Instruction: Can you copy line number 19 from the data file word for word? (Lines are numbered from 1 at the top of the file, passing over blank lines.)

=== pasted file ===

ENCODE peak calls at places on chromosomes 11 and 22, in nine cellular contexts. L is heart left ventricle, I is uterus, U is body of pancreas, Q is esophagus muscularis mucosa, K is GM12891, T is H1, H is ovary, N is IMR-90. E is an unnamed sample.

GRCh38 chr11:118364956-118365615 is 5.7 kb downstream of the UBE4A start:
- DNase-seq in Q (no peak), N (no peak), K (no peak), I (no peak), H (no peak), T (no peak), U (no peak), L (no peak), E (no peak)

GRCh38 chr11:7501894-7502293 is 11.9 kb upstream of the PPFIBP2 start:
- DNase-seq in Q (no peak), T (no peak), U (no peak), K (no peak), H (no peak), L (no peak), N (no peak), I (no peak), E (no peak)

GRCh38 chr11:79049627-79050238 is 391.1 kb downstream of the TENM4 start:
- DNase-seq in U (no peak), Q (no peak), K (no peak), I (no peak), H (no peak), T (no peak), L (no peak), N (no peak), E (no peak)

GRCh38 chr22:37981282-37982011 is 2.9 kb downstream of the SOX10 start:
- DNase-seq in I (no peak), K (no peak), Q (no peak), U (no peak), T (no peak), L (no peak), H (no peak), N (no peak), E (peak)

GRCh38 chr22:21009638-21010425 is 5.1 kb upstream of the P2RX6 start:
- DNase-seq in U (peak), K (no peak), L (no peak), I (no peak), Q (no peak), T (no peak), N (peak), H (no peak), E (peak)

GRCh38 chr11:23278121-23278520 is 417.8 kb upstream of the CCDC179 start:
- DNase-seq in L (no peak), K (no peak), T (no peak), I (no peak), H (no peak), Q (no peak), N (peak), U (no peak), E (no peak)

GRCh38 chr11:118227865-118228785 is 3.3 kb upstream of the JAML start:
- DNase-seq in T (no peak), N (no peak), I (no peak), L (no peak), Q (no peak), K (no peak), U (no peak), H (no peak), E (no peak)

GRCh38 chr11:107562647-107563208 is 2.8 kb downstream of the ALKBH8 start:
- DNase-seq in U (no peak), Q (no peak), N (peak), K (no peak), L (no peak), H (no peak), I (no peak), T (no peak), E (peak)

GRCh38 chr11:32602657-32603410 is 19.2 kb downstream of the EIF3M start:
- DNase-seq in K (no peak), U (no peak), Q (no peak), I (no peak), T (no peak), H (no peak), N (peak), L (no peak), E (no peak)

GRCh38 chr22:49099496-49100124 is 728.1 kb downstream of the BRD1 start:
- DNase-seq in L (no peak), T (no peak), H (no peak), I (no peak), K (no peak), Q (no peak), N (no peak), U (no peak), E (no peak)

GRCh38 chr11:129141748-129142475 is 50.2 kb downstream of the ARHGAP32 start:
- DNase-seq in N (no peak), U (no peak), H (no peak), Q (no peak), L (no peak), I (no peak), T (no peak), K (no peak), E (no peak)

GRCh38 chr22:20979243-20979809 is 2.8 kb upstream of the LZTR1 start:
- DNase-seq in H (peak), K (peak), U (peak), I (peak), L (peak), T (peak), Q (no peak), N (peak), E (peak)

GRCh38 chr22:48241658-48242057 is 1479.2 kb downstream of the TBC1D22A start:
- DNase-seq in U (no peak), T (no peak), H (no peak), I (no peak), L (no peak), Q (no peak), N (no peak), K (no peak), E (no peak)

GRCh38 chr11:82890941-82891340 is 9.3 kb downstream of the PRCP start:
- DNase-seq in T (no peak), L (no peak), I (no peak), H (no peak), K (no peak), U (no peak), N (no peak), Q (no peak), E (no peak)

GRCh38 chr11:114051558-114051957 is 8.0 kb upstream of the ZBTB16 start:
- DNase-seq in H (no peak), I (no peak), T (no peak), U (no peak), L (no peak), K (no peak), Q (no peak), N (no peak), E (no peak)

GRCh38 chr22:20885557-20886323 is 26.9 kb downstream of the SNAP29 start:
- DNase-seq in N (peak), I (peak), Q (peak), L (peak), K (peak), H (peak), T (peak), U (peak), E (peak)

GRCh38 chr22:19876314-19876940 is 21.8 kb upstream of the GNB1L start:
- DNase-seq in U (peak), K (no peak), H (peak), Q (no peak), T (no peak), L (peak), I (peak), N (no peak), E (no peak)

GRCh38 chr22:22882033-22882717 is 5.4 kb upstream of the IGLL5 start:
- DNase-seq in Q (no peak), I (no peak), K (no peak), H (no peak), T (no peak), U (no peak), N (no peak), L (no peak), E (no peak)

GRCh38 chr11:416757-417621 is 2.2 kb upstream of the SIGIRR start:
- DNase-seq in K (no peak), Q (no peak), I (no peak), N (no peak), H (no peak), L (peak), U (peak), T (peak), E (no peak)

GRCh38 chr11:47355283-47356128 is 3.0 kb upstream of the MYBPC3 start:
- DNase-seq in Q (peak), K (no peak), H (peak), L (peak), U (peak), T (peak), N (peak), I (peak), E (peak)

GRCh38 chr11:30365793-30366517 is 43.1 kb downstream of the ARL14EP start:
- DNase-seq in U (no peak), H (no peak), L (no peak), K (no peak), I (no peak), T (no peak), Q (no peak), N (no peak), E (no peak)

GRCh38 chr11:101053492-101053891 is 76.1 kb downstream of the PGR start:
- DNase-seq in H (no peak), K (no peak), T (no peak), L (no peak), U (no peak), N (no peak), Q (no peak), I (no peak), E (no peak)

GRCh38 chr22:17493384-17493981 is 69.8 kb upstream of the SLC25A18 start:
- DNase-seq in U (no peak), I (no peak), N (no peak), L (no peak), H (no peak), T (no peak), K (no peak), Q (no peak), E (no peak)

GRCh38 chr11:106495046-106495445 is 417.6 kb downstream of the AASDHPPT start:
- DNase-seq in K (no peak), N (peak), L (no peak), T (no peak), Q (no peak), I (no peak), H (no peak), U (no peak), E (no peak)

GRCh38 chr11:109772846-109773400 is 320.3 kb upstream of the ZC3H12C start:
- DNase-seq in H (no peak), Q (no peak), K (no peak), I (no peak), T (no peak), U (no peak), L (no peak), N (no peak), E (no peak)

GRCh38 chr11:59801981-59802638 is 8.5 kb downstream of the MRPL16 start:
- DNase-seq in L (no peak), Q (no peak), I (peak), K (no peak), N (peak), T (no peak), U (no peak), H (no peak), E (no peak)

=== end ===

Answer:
- DNase-seq in K (no peak), U (no peak), Q (no peak), I (no peak), T (no peak), H (no peak), N (peak), L (no peak), E (no peak)